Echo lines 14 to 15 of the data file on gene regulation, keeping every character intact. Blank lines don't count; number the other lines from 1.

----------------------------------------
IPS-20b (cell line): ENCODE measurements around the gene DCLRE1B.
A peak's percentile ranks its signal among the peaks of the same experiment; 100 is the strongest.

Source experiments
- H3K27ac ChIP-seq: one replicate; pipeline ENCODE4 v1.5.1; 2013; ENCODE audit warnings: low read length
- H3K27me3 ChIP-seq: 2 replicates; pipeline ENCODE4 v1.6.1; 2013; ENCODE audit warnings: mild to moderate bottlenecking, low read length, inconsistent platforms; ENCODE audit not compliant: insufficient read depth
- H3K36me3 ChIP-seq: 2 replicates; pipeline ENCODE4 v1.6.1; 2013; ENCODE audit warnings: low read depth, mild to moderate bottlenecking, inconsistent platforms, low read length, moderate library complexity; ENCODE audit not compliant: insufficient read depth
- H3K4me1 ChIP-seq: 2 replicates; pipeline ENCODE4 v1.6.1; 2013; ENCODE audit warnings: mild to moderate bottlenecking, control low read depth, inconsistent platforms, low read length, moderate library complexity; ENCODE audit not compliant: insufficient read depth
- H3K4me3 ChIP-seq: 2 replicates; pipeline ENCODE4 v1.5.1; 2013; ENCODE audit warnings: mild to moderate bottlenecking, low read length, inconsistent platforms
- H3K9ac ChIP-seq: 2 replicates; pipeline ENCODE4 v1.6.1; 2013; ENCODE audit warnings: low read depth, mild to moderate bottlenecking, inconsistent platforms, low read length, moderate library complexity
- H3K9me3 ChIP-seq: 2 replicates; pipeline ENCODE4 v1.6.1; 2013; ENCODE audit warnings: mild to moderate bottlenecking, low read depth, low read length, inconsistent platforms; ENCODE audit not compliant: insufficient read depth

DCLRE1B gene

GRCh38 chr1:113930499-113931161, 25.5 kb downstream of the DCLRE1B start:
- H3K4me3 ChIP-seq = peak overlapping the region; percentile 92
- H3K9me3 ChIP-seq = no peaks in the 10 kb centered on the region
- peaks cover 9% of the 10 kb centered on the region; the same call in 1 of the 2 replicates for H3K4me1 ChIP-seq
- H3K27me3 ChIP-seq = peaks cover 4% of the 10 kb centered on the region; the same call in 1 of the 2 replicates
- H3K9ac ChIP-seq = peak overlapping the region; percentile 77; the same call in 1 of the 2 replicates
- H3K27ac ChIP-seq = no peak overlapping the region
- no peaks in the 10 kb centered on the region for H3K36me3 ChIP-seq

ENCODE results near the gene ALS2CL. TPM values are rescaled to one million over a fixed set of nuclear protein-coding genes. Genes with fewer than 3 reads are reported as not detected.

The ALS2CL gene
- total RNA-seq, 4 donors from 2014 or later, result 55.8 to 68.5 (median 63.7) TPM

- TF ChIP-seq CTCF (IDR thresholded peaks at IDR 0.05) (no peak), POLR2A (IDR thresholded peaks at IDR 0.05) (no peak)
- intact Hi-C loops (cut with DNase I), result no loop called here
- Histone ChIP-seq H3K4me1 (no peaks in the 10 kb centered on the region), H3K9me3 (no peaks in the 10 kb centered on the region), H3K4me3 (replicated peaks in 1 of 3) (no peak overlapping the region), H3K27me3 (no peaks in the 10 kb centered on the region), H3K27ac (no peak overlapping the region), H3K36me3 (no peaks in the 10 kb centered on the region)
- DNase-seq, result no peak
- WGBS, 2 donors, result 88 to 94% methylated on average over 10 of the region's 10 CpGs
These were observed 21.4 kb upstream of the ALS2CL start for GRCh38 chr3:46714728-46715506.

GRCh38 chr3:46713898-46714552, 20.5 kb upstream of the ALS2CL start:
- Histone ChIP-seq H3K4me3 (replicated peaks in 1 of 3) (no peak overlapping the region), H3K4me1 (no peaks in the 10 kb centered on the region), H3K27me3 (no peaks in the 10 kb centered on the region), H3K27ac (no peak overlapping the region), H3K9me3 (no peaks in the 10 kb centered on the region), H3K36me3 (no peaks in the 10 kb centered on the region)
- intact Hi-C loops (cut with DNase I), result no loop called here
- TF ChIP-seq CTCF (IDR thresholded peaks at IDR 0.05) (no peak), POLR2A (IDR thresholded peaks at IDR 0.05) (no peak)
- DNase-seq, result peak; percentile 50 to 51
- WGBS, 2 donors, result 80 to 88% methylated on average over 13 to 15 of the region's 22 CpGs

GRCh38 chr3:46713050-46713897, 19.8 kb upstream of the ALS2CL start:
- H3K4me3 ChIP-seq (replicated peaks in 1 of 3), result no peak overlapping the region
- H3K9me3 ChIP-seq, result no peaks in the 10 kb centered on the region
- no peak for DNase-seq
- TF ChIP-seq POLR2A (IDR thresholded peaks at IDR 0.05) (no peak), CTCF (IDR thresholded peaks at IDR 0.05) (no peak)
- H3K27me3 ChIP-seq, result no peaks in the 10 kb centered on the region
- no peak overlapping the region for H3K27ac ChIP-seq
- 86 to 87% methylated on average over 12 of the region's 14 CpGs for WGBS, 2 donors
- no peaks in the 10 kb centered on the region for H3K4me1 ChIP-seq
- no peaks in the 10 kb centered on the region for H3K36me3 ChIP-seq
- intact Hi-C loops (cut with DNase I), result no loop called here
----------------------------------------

- H3K9me3 ChIP-seq = no peaks in the 10 kb centered on the region
- peaks cover 9% of the 10 kb centered on the region; the same call in 1 of the 2 replicates for H3K4me1 ChIP-seq